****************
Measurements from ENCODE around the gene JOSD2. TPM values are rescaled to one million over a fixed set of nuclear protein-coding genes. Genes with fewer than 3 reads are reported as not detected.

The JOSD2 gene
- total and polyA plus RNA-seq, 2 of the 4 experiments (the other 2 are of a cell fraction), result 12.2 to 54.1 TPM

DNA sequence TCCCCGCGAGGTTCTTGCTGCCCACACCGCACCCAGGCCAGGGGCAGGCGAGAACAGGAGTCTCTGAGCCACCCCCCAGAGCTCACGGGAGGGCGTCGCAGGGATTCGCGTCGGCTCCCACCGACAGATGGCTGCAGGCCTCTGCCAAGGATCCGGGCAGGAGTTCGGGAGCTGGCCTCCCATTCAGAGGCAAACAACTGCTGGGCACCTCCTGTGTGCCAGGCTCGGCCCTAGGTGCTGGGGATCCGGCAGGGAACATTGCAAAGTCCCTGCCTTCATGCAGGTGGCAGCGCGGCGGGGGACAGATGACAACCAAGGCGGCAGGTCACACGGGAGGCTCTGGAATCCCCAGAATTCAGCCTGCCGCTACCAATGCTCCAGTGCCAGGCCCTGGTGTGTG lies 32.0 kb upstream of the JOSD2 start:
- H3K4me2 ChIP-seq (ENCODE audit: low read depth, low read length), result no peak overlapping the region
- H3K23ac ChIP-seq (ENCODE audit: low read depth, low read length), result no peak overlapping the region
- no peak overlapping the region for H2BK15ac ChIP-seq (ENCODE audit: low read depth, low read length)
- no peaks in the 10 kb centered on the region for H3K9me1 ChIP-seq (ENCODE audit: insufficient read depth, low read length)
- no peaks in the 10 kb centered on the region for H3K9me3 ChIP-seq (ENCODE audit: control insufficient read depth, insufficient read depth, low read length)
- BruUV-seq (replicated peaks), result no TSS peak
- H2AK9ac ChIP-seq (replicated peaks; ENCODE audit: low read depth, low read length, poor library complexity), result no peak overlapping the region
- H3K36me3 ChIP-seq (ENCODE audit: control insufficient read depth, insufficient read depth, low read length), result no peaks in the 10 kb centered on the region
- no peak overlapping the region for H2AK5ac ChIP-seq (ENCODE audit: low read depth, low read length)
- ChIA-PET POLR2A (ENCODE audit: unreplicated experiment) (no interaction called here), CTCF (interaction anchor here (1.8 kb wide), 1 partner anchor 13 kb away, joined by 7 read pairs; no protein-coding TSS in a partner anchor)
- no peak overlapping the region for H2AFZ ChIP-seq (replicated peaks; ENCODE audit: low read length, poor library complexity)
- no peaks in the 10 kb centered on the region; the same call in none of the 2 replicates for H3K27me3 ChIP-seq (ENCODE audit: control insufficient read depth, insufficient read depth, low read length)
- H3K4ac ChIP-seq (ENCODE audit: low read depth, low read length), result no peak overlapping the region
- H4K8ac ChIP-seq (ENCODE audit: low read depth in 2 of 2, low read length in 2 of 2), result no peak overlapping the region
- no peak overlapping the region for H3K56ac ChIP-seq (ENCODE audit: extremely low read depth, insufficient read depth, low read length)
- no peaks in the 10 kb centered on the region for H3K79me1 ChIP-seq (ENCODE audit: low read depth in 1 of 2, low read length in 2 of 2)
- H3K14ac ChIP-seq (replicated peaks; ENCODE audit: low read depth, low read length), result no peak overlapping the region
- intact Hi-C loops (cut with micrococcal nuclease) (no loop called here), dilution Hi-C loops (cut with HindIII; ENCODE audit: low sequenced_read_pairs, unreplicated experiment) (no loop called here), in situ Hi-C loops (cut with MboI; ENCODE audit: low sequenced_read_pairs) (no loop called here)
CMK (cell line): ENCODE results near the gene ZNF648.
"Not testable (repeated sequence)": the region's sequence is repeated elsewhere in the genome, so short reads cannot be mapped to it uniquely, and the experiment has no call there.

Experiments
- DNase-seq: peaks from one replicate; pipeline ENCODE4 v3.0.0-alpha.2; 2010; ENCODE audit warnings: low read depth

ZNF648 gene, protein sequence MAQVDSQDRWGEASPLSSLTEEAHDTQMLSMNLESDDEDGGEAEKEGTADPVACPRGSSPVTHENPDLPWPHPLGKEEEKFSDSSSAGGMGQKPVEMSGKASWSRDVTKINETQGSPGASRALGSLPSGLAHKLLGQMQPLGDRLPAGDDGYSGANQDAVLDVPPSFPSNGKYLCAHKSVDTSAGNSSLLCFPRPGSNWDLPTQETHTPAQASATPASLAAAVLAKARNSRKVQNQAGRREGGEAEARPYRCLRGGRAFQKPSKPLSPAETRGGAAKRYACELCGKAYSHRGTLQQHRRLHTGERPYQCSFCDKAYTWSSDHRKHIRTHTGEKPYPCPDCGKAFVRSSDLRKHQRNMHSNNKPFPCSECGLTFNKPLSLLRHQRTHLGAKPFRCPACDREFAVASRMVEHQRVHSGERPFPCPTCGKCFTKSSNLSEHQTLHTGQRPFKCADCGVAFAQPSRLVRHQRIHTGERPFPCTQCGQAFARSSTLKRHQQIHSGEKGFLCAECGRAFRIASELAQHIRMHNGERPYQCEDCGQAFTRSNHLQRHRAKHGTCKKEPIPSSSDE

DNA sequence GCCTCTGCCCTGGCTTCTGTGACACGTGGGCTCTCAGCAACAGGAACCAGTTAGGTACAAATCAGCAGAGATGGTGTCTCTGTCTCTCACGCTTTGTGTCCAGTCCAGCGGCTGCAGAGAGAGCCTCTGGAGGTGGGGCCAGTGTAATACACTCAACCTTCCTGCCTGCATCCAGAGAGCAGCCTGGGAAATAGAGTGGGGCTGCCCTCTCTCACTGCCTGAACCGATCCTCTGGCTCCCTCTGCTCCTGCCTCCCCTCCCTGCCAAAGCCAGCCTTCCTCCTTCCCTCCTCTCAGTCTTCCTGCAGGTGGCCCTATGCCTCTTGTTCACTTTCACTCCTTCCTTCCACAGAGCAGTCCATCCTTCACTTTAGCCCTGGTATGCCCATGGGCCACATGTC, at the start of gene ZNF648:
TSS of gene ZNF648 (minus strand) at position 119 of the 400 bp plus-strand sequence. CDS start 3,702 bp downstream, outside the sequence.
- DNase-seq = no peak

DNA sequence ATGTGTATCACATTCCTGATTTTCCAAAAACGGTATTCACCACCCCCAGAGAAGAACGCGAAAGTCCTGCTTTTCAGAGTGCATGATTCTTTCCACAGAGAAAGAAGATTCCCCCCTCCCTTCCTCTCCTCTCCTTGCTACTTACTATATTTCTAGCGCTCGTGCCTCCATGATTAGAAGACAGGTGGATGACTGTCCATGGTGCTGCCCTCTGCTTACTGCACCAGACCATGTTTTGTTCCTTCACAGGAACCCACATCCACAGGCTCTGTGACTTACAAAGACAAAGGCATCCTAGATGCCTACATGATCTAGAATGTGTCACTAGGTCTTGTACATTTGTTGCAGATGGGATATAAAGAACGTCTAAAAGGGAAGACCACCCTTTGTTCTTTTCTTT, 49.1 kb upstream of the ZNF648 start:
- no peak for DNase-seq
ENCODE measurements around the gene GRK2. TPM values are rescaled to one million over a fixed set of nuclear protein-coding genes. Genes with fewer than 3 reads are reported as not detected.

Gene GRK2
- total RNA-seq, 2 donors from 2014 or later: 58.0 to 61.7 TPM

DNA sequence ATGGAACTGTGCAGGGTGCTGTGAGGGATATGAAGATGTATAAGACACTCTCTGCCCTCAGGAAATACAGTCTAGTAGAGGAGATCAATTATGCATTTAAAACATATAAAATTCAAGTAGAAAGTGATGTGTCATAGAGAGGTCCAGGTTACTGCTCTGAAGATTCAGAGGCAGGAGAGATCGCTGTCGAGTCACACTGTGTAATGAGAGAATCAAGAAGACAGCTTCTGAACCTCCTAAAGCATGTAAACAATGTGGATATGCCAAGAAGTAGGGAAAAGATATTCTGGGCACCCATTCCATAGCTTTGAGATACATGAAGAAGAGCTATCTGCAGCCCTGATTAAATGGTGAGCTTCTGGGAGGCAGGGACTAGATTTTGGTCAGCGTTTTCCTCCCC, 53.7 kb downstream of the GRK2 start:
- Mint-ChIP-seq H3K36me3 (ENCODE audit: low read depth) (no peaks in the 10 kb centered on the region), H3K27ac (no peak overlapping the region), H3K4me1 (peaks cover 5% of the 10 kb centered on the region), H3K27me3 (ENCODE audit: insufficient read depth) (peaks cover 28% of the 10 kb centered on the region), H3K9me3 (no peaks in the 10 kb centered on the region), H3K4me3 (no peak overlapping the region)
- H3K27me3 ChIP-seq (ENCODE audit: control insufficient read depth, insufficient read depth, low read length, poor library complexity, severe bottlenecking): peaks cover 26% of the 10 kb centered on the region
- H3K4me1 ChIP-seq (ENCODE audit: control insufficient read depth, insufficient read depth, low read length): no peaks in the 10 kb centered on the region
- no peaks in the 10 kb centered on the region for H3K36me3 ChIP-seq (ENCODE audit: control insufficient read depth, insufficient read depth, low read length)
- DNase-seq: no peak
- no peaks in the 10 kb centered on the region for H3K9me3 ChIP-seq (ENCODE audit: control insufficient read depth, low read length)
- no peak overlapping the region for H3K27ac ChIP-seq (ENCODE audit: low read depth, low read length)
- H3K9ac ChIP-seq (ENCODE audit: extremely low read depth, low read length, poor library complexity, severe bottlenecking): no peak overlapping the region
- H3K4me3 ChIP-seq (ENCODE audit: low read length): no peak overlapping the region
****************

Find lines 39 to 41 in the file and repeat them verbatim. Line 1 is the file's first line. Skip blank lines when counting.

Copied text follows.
- H3K4me1 ChIP-seq (ENCODE audit: control insufficient read depth, insufficient read depth, low read length): no peaks in the 10 kb centered on the region
- no peaks in the 10 kb centered on the region for H3K36me3 ChIP-seq (ENCODE audit: control insufficient read depth, insufficient read depth, low read length)
- DNase-seq: no peak